P43Session 1 (Thursday 11 January 2024, 15:35-18:00)Rapid label-referent mapping with vocoded speech in young infants
The speech amplitude envelope plays a central role in speech perception and acquisition. The human auditory cortex tracks the speech amplitude envelope from birth. Envelope tracking correlates with speech perception in infants and speech comprehension in adults. The relative importance of the speech envelope for speech comprehension can be shown with vocoded speech – synthesized speech that simulates sound perception with a cochlear implant by dividing the speech signal into narrow frequency bands, then extracting their envelopes that are used to modulate noise in the same frequency band (i.e. channels). Adult listeners understand vocoded speech synthesized from as few as 3 channels and children from 4 or 8. While recent studies suggest that even young infants can discriminate vocoded speech during the first months of life, it remains unknown if young infants perceive vocoded speech as language or can acquire language from vocoded stimuli.
To answer this question 7- to 9-mo German-learning infants (N=36) participated in a label-referent mapping experiment. While infants listened to short trials (N=20) consisting of a familiarization and a test phase we measured their pupil size. In each trial, infants were first briefly familiarized with 2 object-label pairs and then presented with 4 test events: 2 Same trials (containing one of the familiarization object-label pairs) and 2 Switch trials (where the familiarization objects and labels were switched). The visual stimuli were 8 abstract Tetris-like objects. The auditory stimuli were 8 disyllabic nonce words uttered by 5 female German native speakers in Infant Directed Speech (4 speakers for familiarization and 1 for test events). The auditory stimuli were either natural speech or vocoded stimuli synthesized from 2, 4, 8, or 16 narrowband frequencies corresponding to the frequency bands of the human cochlea.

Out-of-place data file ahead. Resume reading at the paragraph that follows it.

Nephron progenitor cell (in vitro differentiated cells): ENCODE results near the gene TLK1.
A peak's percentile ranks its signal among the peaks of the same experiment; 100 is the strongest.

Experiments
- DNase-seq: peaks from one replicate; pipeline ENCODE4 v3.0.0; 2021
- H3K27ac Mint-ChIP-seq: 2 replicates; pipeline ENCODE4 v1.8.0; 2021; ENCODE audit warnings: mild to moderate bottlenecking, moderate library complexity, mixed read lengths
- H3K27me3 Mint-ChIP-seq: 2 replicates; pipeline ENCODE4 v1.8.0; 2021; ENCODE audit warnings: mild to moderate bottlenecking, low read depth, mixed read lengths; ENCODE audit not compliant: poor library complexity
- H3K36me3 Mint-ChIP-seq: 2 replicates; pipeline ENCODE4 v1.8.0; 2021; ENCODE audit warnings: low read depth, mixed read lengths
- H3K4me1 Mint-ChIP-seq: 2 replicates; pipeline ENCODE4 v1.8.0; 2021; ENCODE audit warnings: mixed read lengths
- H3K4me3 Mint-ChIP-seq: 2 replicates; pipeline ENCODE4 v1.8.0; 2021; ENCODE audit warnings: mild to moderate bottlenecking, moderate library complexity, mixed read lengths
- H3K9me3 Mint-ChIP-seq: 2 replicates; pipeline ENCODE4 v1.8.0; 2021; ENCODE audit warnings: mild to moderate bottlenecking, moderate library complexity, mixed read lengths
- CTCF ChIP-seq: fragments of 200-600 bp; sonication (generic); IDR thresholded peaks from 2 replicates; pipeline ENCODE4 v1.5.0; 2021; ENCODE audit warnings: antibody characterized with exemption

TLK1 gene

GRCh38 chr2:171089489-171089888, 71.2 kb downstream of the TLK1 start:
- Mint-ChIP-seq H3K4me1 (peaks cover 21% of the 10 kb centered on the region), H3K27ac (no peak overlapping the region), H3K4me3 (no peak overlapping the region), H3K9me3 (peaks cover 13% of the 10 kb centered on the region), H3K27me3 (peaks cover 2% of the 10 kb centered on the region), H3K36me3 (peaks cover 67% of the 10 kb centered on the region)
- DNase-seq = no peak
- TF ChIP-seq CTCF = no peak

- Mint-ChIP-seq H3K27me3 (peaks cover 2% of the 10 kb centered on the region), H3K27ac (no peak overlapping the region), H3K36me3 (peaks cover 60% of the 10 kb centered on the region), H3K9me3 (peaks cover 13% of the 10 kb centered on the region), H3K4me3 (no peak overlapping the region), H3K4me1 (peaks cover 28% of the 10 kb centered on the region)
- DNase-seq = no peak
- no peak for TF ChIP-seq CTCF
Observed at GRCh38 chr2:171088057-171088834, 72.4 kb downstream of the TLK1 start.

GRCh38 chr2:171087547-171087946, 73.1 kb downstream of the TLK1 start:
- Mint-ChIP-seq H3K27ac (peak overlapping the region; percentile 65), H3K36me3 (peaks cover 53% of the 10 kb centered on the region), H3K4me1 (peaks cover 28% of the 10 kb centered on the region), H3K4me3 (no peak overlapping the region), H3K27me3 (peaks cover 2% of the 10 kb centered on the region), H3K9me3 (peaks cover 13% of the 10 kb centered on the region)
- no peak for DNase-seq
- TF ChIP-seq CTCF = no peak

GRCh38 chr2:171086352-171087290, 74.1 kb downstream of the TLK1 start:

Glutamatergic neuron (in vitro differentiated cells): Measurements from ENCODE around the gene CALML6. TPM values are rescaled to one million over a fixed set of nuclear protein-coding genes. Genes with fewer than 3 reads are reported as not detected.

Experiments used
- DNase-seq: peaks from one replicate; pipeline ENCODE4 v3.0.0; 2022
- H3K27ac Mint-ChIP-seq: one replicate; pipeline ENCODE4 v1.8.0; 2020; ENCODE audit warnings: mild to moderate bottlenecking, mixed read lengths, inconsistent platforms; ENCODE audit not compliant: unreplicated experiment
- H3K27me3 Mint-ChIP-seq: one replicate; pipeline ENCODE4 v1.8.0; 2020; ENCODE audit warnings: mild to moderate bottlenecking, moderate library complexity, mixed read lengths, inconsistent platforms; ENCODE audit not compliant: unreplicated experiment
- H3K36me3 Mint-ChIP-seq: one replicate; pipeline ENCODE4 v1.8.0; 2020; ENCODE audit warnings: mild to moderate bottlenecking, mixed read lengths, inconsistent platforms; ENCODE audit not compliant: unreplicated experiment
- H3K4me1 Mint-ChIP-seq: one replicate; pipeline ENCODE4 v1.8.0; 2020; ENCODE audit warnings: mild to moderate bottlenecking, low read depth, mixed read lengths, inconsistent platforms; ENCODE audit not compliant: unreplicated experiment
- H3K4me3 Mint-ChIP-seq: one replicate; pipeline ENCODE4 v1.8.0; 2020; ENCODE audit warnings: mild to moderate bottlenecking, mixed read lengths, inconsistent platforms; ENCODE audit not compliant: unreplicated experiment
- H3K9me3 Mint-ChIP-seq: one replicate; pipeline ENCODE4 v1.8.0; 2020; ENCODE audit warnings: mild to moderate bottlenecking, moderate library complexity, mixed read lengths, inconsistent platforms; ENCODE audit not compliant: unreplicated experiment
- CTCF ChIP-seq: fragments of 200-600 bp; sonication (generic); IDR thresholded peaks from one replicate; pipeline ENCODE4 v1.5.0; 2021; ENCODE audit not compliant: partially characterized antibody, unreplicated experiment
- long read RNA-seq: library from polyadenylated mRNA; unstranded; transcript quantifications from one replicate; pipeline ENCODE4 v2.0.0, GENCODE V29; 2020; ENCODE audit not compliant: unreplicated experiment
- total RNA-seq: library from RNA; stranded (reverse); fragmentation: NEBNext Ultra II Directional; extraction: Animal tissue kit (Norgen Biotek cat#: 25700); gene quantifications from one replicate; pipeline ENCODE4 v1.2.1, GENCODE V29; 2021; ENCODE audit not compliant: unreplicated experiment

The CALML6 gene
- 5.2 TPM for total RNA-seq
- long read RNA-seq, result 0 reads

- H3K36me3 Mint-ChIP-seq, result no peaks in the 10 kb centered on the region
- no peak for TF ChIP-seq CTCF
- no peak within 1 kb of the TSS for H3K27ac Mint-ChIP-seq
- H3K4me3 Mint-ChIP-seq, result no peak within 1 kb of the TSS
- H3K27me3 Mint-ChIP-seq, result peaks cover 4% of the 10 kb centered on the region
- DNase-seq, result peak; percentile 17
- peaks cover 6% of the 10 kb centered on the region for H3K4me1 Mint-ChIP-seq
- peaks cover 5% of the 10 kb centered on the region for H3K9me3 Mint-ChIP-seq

A cluster-based permutation test over the pupillary response at test revealed a significant interaction between Channel (Speech/2ch/4ch/8ch/16ch) and Trial Type (Same/Switch) in a window that started 1886 ms after test word onset and lasted for 789 ms (TSUM=64.42, P<.01). In this window we observed a significant difference between Same and Switch trials with natural speech and 16-channel vocoded speech, but not with vocoded speech composed of fewer channels. Our results show that infants can rapidly map labels to visual objects after only limited exposure to natural as well as vocoded speech. However, this ability to use speech that only contains envelope cues as labels to novel objects deteriorates quickly as the number of frequency bands is reduced. This suggests that young infants do not perceive vocoded speech as readily as human adults and that stimulating only a few cochlear channels in infants may not provide sufficient auditory detail for perceiving spoken language.